Don’t get me wrong – I have strong opinions on every one of the issues I listed above. Opinions that I believe are close to, and in line with, God’s heart as expressed in scripture.

BUT — I also believe there’s an invitation from Him in everything. Every triumph and trial, every joy and sorrow.

An invitation in every disagreement — an invitation to more deeply experience His heart.

So what happens when my opinion, which I believe is in line with the heart of God, conflicts with your opinion, which you believe is in line with the heart of God? What if we try for a while to convince each other that your opinion is wrong, and mine is right, and we’re not getting anywhere except to make each other mad?

Stalemate. Right?

Well, maybe.

Maybe we argue a while, agree to disagree, bless one another, and walk away from the conversation.

OR. What if — not always, but every once in a while, if we keep our ears and hearts open — there’s a different road through all our confusion and conflict? One that will not necessarily change our hard-arrived-at conclusions, but will expand our hearts at a much deeper level?

What if we consider suspending our assumptions and our needs to be right?  What if we ask our “opponent” {read: friend} to share more of their heart, their perspective, their journey to arriving at said perspective…

…sit quietly…

…and listen? 

And what if we listen with true presence and attentiveness, choosing not to simultaneously pre-meditate our response to their story or our refutation of their opinion?

What if we find our security and identity and peace in Jesus (as opposed to in being right), to the degree that it doesn’t freak us out to really listen and consider an opinion that differs from our own?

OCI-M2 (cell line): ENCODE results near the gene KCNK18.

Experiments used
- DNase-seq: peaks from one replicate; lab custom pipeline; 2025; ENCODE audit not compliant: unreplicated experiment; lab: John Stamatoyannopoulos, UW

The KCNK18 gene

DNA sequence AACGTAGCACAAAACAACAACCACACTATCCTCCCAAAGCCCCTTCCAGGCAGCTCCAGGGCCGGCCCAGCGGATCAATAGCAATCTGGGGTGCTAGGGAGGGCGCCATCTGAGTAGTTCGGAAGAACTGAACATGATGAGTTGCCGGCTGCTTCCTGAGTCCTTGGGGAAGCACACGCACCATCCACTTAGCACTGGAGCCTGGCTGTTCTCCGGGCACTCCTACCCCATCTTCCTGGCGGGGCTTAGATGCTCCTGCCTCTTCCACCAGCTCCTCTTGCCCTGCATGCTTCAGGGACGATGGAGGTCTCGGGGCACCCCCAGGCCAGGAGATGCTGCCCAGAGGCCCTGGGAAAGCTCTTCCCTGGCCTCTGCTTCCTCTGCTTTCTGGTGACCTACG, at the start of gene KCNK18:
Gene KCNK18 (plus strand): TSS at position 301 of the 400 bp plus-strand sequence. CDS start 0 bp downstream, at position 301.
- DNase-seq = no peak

What if our primary goal becomes learning from one another, instead of trying to change each other’s perspectives?

And in so doing, what if we find that, while our viewpoint on whatever issue may or may not change one iota, our roots have grown deeper into the heart of Jesus? That we’ve allowed Him to expand our own heart? Experienced intimacy with Him that can’t come in any other way than laying down our “right” to make our opinion heard?

What if, more than He desires conformity in our political perspectives, He wants to teach us to seek first to understand rather than to be understood?

What if His deeper interest is in deepening and expanding our capacity to really love?

Within the Body of Christ, unity is not equal to uniformity in doctrine or political views. Unity, I think, will come as we learn to lay down our pride, let Jesus expand our hearts, and listen to one another.

Unity will come as, despite — and even because of — our differences, we learn to proactively, humbly love.

It’s not all that difficult, most of the time, to love those who agree with us. Actively loving those whose opinions offend and challenge our own, though? That’s another story.

And I’m still learning, but you guys, I so want that to be my story.

Thanks for hearing my heart, friends.

I love y’all.